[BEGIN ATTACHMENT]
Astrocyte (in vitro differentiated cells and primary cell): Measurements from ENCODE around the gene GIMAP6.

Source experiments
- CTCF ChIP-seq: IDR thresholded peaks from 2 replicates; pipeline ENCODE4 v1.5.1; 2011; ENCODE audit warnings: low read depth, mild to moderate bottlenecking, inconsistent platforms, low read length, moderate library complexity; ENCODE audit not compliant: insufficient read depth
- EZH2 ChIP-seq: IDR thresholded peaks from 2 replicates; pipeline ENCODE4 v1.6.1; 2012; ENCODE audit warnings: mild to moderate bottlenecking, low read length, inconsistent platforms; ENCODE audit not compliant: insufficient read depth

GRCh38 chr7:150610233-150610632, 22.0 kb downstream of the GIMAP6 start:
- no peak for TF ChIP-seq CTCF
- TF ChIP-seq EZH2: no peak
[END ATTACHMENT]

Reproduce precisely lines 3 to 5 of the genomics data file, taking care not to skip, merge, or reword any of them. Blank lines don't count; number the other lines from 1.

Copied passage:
- CTCF ChIP-seq: IDR thresholded peaks from 2 replicates; pipeline ENCODE4 v1.5.1; 2011; ENCODE audit warnings: low read depth, mild to moderate bottlenecking, inconsistent platforms, low read length, moderate library complexity; ENCODE audit not compliant: insufficient read depth
- EZH2 ChIP-seq: IDR thresholded peaks from 2 replicates; pipeline ENCODE4 v1.6.1; 2012; ENCODE audit warnings: mild to moderate bottlenecking, low read length, inconsistent platforms; ENCODE audit not compliant: insufficient read depth

GRCh38 chr7:150610233-150610632, 22.0 kb downstream of the GIMAP6 start: